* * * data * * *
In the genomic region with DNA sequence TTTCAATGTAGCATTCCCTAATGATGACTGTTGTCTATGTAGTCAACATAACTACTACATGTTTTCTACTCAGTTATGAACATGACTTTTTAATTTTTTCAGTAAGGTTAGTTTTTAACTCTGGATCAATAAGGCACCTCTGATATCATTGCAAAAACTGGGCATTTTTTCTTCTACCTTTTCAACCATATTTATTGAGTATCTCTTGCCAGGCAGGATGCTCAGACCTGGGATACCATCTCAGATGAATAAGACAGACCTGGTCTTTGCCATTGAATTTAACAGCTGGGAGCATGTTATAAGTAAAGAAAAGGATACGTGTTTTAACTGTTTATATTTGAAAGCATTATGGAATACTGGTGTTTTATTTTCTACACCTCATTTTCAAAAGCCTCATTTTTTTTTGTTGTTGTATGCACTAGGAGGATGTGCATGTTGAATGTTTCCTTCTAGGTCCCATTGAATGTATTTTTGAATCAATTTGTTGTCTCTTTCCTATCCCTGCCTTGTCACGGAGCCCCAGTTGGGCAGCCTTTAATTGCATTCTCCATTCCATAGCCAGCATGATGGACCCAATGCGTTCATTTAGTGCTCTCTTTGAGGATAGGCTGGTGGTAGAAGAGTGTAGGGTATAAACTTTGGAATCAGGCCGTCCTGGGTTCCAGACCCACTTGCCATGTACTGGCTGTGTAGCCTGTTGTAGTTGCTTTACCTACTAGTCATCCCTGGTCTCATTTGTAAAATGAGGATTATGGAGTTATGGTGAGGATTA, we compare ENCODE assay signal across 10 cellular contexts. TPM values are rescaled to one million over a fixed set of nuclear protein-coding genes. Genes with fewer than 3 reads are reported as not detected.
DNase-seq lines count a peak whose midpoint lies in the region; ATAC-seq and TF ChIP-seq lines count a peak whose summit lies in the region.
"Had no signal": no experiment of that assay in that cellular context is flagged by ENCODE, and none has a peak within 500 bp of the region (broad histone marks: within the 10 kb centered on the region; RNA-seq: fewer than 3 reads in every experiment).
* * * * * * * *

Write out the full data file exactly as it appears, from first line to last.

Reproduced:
In the genomic region with DNA sequence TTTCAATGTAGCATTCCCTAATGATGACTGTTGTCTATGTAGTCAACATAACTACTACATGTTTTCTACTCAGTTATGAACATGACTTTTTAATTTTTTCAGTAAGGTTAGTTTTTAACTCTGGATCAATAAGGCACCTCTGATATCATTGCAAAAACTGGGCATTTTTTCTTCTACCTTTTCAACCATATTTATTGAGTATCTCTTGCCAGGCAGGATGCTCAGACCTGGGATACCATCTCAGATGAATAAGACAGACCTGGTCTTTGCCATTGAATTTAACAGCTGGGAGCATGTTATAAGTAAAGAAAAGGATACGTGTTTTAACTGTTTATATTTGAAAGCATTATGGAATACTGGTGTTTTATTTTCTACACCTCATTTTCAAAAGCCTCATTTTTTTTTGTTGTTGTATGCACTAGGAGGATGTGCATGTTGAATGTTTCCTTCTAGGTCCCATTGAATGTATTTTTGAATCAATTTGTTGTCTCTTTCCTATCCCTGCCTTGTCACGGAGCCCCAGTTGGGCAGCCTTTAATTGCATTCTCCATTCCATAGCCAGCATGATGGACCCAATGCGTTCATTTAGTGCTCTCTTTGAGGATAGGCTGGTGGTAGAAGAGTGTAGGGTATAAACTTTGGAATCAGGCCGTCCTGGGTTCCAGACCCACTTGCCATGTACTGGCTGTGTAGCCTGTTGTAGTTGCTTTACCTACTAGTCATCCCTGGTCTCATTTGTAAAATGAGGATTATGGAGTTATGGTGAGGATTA, we compare ENCODE assay signal across 10 cellular contexts. TPM values are rescaled to one million over a fixed set of nuclear protein-coding genes. Genes with fewer than 3 reads are reported as not detected.
DNase-seq lines count a peak whose midpoint lies in the region; ATAC-seq and TF ChIP-seq lines count a peak whose summit lies in the region.
"Had no signal": no experiment of that assay in that cellular context is flagged by ENCODE, and none has a peak within 500 bp of the region (broad histone marks: within the 10 kb centered on the region; RNA-seq: fewer than 3 reads in every experiment).